Posts Tagged ‘Irish Georgian Society’

Review: Irish Architectural and Decorative Studies

13 April 2010

Contributed by Patrick Walsh

The last twenty years have seen a revolution in Irish consumption practices and attitudes. Property and its acquisition became the watchword for success, while Irish culture and heritage became sellable commodities. This has become one reading of the Irish experience during the so-called Celtic Tiger years, and it contains many truths. Similar comments could have been made about Ireland in the mid to late eighteenth-century, when the Georgian cities of Dublin and Limerick began to acquire their modern shape, and Irish country houses began to multiply in the countryside. Often seen as symbols of political power and patronage as well as avarice by contemporaries and later generations, these products of a time that was both a Penal Era and Golden Age have slowly come to be seen as important markers of Irish architectural and cultural heritage. This process owes much to the ‘search and rescue’ activities of the Irish Georgian Society, whose famous battles with the nascent developer class from the late 1950s onwards are well known. By the 1990s relations between developers and the ‘Georgians’ had become more complex as the new rich of the Tiger years sought trophy homes, often those erected in that previous age of prosperity. Similarly that other phenomenon of the last two decades the ‘celebrity’ similarly desired their own ‘pile’. Together with a more favourable government attitude the wealth of the boom years allowed Irish Georgian to become fashionable again, leading to the Lord of the Dance becoming the Lord of the Manor. Here I am referring to Michael Flatley’s purchase of the fine Co. Cork country house, Castle Hyde, which he had lovingly restored. Its history during the turbulent years of the great famine is the subject of a fine article by Terry Dooley in the latest issue of Irish Architectural and Decorative Studies, the journal of the Irish Georgian Society, which is the subject of this review. This journal reflects the IGS’s longstanding commitment to scholarship seen in its original periodical, The Quarterly Bulletin and since 1998 Irish Architectural and Decorative Studies now in its twelfth volume which has become one of the leading journals in the field of Irish art history. Read more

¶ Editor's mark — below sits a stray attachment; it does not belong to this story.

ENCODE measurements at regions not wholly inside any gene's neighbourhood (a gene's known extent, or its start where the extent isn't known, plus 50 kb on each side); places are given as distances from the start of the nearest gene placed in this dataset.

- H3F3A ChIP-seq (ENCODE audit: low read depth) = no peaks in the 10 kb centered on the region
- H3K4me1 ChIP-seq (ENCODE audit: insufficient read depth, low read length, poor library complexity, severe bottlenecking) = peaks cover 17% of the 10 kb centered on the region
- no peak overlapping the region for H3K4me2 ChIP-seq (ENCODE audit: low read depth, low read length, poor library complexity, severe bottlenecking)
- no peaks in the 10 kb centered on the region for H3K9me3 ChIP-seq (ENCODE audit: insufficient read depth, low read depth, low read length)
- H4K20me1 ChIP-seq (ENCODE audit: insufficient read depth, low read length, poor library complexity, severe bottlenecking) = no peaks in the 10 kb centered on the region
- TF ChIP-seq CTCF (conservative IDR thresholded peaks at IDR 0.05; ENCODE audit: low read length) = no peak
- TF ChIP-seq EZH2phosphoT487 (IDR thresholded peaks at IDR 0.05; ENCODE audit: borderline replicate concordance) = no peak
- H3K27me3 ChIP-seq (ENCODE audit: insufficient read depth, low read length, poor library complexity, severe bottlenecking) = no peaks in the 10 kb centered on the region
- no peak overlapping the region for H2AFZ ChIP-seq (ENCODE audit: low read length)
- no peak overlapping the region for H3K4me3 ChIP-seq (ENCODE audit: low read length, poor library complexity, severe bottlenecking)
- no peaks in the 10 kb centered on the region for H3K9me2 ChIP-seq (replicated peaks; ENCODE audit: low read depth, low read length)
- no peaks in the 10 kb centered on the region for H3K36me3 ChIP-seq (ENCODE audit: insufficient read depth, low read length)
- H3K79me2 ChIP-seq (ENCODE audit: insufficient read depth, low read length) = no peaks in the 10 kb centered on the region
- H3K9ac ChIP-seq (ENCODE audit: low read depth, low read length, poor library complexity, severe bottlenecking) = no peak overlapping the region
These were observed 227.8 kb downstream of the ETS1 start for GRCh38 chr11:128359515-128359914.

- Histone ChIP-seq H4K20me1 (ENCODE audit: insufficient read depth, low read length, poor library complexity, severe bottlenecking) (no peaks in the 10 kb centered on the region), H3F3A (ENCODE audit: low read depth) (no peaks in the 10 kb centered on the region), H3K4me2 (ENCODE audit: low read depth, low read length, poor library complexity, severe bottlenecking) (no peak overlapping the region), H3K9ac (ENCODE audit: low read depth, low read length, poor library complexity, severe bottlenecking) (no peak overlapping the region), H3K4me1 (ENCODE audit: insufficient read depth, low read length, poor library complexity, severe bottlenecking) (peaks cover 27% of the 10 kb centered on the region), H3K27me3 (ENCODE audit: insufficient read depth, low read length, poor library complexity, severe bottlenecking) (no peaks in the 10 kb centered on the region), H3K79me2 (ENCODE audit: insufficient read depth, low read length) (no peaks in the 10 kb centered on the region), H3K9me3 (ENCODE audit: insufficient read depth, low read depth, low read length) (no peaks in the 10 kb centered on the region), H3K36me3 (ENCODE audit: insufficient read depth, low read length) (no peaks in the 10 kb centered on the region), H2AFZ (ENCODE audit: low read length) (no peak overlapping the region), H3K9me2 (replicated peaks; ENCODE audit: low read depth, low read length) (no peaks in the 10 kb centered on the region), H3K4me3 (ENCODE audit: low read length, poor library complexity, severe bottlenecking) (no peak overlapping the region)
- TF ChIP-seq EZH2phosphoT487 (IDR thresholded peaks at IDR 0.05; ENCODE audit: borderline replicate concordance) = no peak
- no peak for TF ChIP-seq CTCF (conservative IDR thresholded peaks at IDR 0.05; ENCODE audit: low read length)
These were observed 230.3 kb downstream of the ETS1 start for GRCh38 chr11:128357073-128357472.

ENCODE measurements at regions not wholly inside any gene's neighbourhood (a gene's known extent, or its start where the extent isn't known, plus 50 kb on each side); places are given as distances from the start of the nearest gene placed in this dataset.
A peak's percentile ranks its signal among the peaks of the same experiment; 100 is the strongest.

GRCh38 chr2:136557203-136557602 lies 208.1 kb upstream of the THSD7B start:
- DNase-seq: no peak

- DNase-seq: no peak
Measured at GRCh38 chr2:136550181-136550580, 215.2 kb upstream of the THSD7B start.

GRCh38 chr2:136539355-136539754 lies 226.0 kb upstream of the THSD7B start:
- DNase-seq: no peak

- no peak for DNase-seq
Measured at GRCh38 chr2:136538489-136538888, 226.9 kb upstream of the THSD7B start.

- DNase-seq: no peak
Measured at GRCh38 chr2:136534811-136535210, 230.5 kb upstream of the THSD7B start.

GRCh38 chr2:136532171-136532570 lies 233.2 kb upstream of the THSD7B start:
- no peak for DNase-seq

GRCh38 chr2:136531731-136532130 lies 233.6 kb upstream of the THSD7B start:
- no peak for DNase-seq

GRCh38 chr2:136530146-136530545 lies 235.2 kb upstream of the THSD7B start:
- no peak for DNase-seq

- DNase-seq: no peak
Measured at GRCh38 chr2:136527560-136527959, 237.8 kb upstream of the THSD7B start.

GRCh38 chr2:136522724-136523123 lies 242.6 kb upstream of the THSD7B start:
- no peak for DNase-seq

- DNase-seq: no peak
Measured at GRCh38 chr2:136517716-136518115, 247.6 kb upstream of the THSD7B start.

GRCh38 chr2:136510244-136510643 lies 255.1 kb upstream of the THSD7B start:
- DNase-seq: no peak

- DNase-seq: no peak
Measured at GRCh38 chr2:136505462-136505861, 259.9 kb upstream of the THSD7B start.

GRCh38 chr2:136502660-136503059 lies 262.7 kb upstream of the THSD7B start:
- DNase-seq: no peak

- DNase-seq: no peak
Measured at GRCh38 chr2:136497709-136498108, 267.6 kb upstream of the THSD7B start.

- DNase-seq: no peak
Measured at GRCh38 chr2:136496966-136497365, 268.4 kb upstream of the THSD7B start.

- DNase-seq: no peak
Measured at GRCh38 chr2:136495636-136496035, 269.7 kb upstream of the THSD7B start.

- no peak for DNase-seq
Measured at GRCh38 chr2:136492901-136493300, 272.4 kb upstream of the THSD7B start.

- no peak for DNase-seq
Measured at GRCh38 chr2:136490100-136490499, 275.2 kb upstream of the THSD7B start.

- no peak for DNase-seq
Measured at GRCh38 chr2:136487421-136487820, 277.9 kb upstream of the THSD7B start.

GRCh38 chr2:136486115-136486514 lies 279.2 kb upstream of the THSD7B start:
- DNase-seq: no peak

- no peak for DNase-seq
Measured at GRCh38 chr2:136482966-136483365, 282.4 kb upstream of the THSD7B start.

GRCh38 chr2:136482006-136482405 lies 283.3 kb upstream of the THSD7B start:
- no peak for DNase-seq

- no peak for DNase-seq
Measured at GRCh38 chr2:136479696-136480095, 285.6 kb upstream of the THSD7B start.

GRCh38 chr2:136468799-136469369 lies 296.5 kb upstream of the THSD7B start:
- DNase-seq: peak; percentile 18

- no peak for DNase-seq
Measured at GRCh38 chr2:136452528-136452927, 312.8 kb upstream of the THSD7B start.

Interview: Donough Cahill, Executive director, Irish Georgian Society

8 March 2010

What book do you wish you had written?
Maurice Craig’s Dublin: 1660-1860.

What would you do if you were not working in conservation?
Quite possibly I’d be working in field archaeology as that’s where I was before starting with the IGS.

When was the last time you looked at wikipedia?

What event had the greatest impact on history in Ireland?
The famine because of its broad social, cultural, economic and political legacy.

What book are you currently reading?
I’ve just finished The Elegance of the Hedgehog by Muriel Barbery and trying to decide now between fiction and non-fiction – any suggestions?

Interview date: 8 November 2009

The Irish Georgian Society: Traditional Building Skills Exhibition

11 June 2009

By Lisa-Marie Griffith

Pat Ronan Forge TBS Cork 2005

The Irish Georgian Society, now in it’s 51st year, is Ireland’s Architectural and Preservation Society. Anyone with a love of Irish architecture and period houses will be familiar with the society. Its stated aim is ‘to encourage an interest in and to promote the conservation of distinguished examples of architecture and the allied arts of all periods in Ireland’. The society was formed in 1958 to protest and prevent Georgian buildings around Ireland from being demolished and to promote the preservation of this wonderful Irish architectural heritage. In the 1950s the Irish state, and unfortunately many of the builders, architects and planners in Ireland, did not care about this heritage believing that these buildings were a symbol of the British regime in Ireland and a reminder of how repressive this regime was. In 2009 we should all know how ridiculous this is and how important these buildings are to our cultural landscape and yet many Irish Georgian buildings are still under threat. The society agitates for the preservation of these buildings through appeals, publicity and education, and throwing it’s weight behind groups who are fighting for the preservation of buildings in their locality. Of all of their education and outread programs, the one that has struck me as the most interesting is the Traditional Building Skills Exhibition that is taking place this Saturday and Sunday (and in conjunction with Roscommon Co. Council) at Strokestown Park, Roscommon.

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